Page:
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Eating for the Health of the World

It is easy to get overwhelmed by the scope of today’s environmental problems. The more we learn about global warming, deforestation, species extinctions, soil erosion and degradation, water pollution and depletion—and their diverse, accompanying effects—the more tempting it is to give up in despair. But despair is not an option if we love children, neighbors and neighborhoods.

What can we do? We can decide to eat for the health of the world. Most of us know that poor eating decisions adversely affect personal health: We eat too much fat, preservatives and refined carbohydrates and not enough whole grains, fruit and vegetables. But we also need to know that what we eat has far-reaching effects for the health of our lands, waters, animals and agricultural communities.

Every time we eat we are making a choice that is personal, but it is also social, ecological, agricultural and spiritual. The food items we purchase communicate what we value in each other and in our world. When we buy a dozen eggs, for instance, we are voting for whether or not we want chickens ranging freely or crammed into stacked, wire cages in dark barns. We are communicating whether or not we value the happiness and contentment of animals and the just compensation of agricultural workers.

Today’s global industrial food system abuses the land and its eaters. To make the food we buy as cheap and convenient as possible, farmers grow massive quantities of commodities like corn, wheat and soy that can then be processed into multiple food products or fed to animals in crammed confinement. As crop rotation and plant diversity disappear, lands are kept productive and pest-free through the unrelenting application of fossil fuel dependent fertilizers and even more toxic chemicals.

This system is not sustainable because: a) it draws down soil fertility by destroying the micro-organismic life in the ground; b)it depends on massive amounts of freshwater that are quickly running out; c) it depends on fossil fuels to grow, process and move these commodities around the globe; d) it erases plant and animal diversity, making our fields and farms more vulnerable to disease; and e) it does not respect food democracy, the idea that farmers, regions and eaters should have the say and the responsibility for what they eat.

If we decide to eat for the health of the world, one way to start is by growing some of our own food. This is hard but honorable work. Perhaps it is even necessary work because it teaches us that food is never cheap or convenient. It cannot be because the ecosystems our eating depends on are vulnerable and precious. Today’s generation of eaters is the most food ignorant and, therefore, the most destructive the world has ever known.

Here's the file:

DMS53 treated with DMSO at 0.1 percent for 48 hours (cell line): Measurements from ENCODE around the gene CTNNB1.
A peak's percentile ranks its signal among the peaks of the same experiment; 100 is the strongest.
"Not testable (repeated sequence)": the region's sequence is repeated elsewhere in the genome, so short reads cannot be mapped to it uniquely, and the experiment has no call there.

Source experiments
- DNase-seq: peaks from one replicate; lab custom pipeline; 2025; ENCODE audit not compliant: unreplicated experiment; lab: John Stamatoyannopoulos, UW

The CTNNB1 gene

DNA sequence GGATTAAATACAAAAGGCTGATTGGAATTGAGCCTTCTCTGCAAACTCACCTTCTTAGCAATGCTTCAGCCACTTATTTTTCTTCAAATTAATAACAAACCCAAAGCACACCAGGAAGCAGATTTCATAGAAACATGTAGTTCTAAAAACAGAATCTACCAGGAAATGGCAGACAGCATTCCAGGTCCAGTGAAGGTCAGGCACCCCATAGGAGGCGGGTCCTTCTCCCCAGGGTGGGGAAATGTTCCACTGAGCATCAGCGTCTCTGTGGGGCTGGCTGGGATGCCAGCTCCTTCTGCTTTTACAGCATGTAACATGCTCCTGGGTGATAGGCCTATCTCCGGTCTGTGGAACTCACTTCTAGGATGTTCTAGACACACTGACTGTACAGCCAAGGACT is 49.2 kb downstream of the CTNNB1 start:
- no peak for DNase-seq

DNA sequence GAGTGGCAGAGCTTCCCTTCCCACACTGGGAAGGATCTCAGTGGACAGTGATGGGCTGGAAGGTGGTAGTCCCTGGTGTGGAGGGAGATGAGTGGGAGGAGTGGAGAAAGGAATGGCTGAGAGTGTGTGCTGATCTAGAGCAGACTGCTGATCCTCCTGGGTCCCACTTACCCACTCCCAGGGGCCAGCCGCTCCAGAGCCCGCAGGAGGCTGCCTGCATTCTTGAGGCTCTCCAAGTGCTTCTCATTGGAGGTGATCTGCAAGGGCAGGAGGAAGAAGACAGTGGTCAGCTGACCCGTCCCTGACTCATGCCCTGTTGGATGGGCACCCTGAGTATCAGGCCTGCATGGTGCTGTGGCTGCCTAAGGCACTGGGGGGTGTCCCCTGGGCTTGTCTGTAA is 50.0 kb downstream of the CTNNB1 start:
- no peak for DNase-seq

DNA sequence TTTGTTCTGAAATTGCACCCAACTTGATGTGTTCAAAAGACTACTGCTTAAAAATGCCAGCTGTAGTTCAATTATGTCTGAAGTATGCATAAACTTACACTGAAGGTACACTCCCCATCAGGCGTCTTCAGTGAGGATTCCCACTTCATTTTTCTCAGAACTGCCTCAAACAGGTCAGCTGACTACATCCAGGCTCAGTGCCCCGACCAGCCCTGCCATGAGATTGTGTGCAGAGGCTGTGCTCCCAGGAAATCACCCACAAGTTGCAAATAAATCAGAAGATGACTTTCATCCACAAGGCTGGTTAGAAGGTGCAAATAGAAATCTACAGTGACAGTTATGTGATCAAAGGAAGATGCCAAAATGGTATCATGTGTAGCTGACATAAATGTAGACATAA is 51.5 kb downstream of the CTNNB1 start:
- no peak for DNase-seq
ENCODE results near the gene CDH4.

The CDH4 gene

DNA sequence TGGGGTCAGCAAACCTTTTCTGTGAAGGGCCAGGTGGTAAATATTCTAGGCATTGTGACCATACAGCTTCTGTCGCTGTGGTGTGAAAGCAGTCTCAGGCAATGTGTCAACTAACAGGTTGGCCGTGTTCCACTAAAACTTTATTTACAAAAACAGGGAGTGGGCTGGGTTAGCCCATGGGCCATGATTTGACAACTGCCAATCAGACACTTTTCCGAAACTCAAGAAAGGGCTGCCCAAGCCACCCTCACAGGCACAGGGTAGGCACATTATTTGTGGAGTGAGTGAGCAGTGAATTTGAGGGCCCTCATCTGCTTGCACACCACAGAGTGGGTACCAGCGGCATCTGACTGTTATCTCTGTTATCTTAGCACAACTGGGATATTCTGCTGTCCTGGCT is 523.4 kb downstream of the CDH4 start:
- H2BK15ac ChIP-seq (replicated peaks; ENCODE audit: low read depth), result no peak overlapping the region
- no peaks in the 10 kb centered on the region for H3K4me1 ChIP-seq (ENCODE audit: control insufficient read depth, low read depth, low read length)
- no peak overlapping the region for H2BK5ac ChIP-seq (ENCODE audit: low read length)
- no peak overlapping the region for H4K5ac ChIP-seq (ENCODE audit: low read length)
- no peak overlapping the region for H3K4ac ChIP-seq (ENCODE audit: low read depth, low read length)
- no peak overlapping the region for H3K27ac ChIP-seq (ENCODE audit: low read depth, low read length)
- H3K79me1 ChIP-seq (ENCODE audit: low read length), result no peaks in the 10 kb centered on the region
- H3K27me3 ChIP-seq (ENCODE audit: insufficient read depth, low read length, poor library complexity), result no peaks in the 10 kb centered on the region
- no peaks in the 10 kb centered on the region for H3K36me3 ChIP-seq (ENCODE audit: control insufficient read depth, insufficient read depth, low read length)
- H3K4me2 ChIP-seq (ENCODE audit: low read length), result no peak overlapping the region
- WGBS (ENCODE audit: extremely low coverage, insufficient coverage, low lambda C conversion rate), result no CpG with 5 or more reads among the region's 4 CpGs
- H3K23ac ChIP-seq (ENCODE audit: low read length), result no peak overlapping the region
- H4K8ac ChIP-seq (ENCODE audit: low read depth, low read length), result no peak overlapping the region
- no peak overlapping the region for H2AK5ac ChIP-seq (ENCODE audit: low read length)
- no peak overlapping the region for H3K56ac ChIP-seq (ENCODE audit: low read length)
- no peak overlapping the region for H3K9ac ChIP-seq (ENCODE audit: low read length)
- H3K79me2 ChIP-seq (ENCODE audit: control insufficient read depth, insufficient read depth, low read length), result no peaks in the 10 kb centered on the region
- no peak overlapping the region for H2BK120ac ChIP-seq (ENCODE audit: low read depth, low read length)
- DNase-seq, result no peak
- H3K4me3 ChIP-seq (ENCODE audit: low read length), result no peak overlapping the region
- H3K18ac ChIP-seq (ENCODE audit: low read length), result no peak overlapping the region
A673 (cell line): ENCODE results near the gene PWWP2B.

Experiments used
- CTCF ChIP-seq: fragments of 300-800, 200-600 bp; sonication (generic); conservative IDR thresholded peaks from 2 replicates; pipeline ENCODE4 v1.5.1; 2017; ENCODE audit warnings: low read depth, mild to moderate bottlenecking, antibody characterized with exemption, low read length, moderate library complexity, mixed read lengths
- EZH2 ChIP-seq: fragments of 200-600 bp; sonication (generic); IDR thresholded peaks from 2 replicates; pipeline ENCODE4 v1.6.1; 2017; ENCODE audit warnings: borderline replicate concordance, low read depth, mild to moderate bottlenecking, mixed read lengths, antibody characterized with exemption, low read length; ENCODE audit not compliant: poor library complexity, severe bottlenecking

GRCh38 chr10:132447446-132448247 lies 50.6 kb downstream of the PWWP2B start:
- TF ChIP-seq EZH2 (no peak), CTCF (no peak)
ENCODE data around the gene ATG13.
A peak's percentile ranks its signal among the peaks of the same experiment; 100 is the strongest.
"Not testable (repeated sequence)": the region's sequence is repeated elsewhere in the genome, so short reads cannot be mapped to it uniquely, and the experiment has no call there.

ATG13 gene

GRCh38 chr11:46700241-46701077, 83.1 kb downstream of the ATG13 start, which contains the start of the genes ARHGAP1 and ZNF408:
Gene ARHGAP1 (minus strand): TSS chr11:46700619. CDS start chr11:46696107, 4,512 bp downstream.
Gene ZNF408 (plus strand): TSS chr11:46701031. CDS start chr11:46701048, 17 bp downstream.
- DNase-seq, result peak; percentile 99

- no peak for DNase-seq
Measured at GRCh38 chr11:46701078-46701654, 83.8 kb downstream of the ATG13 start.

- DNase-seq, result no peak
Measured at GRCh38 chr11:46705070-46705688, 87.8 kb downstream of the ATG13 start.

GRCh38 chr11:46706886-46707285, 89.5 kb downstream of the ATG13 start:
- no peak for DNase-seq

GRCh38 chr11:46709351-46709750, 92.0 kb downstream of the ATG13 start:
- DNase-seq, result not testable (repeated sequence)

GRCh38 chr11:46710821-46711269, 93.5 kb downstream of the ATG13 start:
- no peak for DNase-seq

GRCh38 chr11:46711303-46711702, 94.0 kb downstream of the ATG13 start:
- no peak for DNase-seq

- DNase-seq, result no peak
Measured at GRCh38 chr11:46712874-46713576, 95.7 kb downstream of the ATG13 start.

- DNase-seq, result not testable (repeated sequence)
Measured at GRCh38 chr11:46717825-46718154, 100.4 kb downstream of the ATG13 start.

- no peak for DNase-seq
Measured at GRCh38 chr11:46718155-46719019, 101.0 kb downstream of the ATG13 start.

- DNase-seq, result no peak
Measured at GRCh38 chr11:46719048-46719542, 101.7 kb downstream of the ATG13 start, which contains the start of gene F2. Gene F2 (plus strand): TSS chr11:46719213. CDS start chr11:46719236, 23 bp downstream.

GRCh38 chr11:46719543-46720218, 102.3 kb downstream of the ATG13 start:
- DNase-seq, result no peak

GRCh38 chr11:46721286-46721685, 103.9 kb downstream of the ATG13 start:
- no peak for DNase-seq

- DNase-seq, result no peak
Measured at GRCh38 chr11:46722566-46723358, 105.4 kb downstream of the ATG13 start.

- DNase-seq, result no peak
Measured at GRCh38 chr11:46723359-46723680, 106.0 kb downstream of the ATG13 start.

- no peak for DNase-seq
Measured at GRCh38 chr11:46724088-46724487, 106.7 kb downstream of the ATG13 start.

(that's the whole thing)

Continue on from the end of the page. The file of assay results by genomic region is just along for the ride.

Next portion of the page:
In addition, we can support the gardeners and farmers who grow healthy soil and plants, who honor and care for animals and who protect water and species diversity. These are the indispensable foundations of sustainable agriculture that will feed us well into the future. The way to support these farmers is by paying a just price for the food they produce, a price that factors in and rewards the labor-intensive work necessary to care for the land and its creatures properly.

This is not a recommendation for expensive food. Rather it is an acknowledgment that cheap food is dishonestly priced because its price tag does not include the many ecological and agricultural costs I have mentioned. Nor does it include the costs to our own health that accompany a highly processed and high-convenience diet. American households only spend about 10 percent of their overall income on food, the smallest percentage that any generation ever has. Many of us can spend more on better food and in so doing contribute significantly to a healthier world.

We can also join community efforts led by student groups, civic clubs and faith communities that grow food together, often making this food available for low-income households. Municipalities, schools, universities and faith groups currently have considerable land devoted to parking lots or manicured lawns and ornamental bushes and trees. Could not some of this land be put into food production and in doing so bring races, classes and generations of people together around the work of growing healthy food? The Duke Campus Farm, a project that began in the course “Food and Energy” taught by visiting assistant professor at the Nicholas School of the Environment Charlotte Cark, that now provides fresh, organically grown produce to Duke’s dining halls is one such effort.

Now imagine a whole world of eaters devoted to the sharing and the celebration of healthy food. How wonderful! How delectable!

Norman Wirzba is a research professor of theology, ecology and rural life at Duke Divinity School. His latest book is titled “Food and Faith: A Theology of Eating.”


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